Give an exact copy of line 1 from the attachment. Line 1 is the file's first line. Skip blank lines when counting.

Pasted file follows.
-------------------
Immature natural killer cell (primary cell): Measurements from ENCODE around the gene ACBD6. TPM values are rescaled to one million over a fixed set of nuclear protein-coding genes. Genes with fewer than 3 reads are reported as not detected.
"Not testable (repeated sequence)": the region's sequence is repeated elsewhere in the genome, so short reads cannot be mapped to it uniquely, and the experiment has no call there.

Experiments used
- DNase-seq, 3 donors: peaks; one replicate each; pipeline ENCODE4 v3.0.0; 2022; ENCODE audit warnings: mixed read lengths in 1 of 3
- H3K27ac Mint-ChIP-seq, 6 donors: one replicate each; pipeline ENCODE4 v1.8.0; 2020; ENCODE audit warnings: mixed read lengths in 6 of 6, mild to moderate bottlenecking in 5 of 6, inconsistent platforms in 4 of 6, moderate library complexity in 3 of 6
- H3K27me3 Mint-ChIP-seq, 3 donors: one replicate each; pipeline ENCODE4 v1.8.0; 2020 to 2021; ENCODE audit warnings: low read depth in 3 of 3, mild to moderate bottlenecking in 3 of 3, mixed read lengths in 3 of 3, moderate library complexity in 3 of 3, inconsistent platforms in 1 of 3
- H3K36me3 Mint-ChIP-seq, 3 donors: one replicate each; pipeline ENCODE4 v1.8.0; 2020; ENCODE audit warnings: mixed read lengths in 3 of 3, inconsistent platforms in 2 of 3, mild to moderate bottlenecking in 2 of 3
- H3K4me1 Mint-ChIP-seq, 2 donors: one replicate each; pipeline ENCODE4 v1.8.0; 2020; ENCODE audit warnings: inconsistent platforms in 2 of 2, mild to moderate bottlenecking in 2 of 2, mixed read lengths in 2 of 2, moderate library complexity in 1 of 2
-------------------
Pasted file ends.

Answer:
Immature natural killer cell (primary cell): Measurements from ENCODE around the gene ACBD6. TPM values are rescaled to one million over a fixed set of nuclear protein-coding genes. Genes with fewer than 3 reads are reported as not detected.